Campaigners dressed as dodgy salesmen will sell Ben Nevis to the highest bidder on Thursday (21 November) in Edinburgh outside a global conference they claim attempts to privatise nature by giving it a financial value. In a further spoof to illustrate the privatisation of nature being promoted by the conference, Ben Nevis and Loch Ness have also been listed for sale on eBay.

When: Thursday 21 November, 8.30am

Where: Edinburgh International Conference Centre, Morrison St, EH3 8EE

The spoof nature sale is a protest against the first ever World Forum on Natural Capital, to be held in Scotland's capital on Thursday and Friday (21-22 November). First Minister Alex Salmond will make the keynote speech at the conference, and corporations including RBS, Coca Cola, Rio Tinto and KPMG will be attempting to put a value on nature so that they can include it in their balance sheets.

Some corporations and governments, including the UK, claim that if the natural world is given a financial value it is more likely to be protected. But campaigners from the World Development Movement, Counter Balance, Re:Common and Carbon Trade Watch believe this is the first step to creating financial markets in water, air, soil and forests, effectively privatising nature.

The conference is premised on the belief that financial markets can help protect limited natural resources, but campaigners say it will simply lead to speculators trading environmental 'services' for profit. Previous attempts to create markets in forests and carbon have failed to prevent deforestation or reduce carbon emissions, and financial speculation on commodities has caused price spikes in basic food staples, the campaigners warn.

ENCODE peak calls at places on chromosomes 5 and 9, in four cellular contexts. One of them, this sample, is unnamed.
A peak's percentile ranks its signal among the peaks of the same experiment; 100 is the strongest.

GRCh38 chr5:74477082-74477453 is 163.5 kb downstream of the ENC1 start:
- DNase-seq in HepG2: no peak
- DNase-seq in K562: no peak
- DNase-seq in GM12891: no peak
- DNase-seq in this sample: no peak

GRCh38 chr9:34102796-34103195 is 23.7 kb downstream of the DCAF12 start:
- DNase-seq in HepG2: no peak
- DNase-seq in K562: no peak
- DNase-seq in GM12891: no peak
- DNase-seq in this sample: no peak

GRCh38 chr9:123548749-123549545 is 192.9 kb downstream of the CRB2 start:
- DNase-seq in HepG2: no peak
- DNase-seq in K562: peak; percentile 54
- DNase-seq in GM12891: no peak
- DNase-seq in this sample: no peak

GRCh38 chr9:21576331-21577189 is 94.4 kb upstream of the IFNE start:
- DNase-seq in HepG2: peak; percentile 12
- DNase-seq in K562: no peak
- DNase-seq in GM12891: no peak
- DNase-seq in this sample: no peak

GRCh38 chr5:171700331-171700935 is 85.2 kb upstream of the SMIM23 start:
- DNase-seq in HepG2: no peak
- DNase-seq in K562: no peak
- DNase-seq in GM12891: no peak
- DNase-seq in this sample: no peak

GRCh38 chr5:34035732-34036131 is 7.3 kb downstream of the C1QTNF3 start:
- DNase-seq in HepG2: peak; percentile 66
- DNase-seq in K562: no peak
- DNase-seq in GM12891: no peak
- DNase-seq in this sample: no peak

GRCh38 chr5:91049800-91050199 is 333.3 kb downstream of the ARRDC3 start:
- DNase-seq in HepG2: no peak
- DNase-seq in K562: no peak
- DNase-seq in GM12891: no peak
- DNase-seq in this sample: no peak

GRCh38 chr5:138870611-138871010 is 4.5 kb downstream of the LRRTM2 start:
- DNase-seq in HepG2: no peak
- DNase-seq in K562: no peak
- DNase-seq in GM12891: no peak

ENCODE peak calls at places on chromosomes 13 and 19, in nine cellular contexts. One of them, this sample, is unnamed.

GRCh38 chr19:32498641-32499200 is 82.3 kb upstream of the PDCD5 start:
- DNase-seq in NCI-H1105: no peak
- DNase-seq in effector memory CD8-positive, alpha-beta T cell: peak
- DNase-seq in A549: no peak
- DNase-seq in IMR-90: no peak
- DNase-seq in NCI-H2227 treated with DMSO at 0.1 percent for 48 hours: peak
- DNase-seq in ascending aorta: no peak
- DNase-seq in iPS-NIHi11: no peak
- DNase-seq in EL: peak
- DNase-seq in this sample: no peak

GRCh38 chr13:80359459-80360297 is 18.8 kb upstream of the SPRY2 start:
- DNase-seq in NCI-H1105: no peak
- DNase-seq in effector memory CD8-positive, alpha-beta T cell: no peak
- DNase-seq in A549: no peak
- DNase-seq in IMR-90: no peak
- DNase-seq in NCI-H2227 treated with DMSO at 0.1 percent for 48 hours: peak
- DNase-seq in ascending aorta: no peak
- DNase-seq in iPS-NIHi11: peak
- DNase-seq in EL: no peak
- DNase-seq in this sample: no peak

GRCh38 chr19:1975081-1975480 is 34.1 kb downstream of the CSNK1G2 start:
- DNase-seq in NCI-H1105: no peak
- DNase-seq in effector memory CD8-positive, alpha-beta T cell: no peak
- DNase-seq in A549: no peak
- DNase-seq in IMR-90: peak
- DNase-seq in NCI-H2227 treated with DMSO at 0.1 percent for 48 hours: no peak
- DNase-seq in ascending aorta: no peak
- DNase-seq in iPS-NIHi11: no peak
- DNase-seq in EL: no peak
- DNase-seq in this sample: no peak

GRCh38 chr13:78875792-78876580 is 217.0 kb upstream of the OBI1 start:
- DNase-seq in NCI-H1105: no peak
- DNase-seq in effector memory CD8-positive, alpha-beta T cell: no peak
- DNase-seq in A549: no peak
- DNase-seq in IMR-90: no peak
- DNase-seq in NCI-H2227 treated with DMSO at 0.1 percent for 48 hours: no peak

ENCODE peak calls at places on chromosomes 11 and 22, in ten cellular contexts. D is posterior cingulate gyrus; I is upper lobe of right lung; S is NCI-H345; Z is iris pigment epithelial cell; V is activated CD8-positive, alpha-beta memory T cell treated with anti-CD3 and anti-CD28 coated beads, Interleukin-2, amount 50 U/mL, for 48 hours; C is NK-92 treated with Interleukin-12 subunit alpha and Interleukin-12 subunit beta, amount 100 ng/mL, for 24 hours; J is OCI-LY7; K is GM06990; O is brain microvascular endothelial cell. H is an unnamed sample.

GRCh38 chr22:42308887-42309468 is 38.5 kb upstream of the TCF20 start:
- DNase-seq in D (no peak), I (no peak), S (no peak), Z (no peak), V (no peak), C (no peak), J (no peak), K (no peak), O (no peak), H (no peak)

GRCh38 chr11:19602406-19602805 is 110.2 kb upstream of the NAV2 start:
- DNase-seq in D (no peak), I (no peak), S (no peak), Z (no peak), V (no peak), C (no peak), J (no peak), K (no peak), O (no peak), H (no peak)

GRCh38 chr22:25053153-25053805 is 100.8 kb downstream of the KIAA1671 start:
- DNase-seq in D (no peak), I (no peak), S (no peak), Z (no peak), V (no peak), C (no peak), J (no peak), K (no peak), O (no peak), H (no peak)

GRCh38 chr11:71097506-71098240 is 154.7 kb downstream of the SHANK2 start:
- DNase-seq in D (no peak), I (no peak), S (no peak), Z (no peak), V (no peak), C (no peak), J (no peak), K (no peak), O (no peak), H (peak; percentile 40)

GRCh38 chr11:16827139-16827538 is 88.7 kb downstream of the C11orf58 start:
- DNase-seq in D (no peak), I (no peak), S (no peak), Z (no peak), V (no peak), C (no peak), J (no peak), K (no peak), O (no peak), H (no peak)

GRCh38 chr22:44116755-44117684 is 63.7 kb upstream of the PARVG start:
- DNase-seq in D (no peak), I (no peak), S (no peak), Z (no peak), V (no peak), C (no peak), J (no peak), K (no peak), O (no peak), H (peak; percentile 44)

Ben Nevis by David Crocker

Ben Nevis by David Crocker

Nick Dearden, director of the World Development Movement, said today: "Our dodgy salesmen, selling iconic Scottish natural landmarks to the highest bidder, may be humorous but they're illustrating a serious point. It is deeply ironic that the same financial markets that caused the economic crisis are now seen as the solution to our environmental crisis. It's about time we learnt that financial markets need to be reined in, not expanded. Pricing these common resources on which people depend for their survival leaves all of us more exposed to the forces of the global economy, and decisions about whether or not to protect them become a matter of accounting."

Antonio Tricarico, on behalf of European campaign groups Re:Common and Counter Balance, said today: "We think of nature as a common good, invaluable in economic terms and vital for all human beings. We are not willing to turn nature into a commodity that is sold to the highest bidder or even worse, leave it to the financial markets to decide what is the right price for a piece of forest or a clean river. Previous attempts to create a market for nature were a complete failure. Just look at the carbon market and its total inability to do what it was designed for: decrease carbon dioxide emissions."

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